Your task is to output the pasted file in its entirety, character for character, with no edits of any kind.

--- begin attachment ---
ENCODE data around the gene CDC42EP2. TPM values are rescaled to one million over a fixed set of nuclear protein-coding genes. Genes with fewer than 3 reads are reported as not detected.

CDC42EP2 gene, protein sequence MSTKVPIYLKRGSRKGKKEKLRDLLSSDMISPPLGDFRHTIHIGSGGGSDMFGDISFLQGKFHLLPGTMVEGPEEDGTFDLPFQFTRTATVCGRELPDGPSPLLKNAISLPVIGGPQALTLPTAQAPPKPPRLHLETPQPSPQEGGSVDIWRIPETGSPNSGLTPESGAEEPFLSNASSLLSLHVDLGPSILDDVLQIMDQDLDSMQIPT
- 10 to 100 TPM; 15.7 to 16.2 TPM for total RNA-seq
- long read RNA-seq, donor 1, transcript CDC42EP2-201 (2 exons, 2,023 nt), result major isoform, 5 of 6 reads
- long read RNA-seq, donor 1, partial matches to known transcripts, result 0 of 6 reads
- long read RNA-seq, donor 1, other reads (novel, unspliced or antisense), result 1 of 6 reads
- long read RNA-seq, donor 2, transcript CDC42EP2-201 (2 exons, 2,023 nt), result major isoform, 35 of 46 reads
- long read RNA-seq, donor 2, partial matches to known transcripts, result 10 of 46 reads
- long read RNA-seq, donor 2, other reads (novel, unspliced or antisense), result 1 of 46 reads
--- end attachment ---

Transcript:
ENCODE data around the gene CDC42EP2. TPM values are rescaled to one million over a fixed set of nuclear protein-coding genes. Genes with fewer than 3 reads are reported as not detected.

CDC42EP2 gene, protein sequence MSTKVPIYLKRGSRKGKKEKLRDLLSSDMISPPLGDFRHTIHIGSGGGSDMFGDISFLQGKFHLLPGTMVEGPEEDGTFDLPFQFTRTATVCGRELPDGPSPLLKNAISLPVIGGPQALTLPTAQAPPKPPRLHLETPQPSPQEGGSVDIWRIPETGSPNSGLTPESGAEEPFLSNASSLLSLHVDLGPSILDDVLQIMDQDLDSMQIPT
- 10 to 100 TPM; 15.7 to 16.2 TPM for total RNA-seq
- long read RNA-seq, donor 1, transcript CDC42EP2-201 (2 exons, 2,023 nt), result major isoform, 5 of 6 reads
- long read RNA-seq, donor 1, partial matches to known transcripts, result 0 of 6 reads
- long read RNA-seq, donor 1, other reads (novel, unspliced or antisense), result 1 of 6 reads
- long read RNA-seq, donor 2, transcript CDC42EP2-201 (2 exons, 2,023 nt), result major isoform, 35 of 46 reads
- long read RNA-seq, donor 2, partial matches to known transcripts, result 10 of 46 reads
- long read RNA-seq, donor 2, other reads (novel, unspliced or antisense), result 1 of 46 reads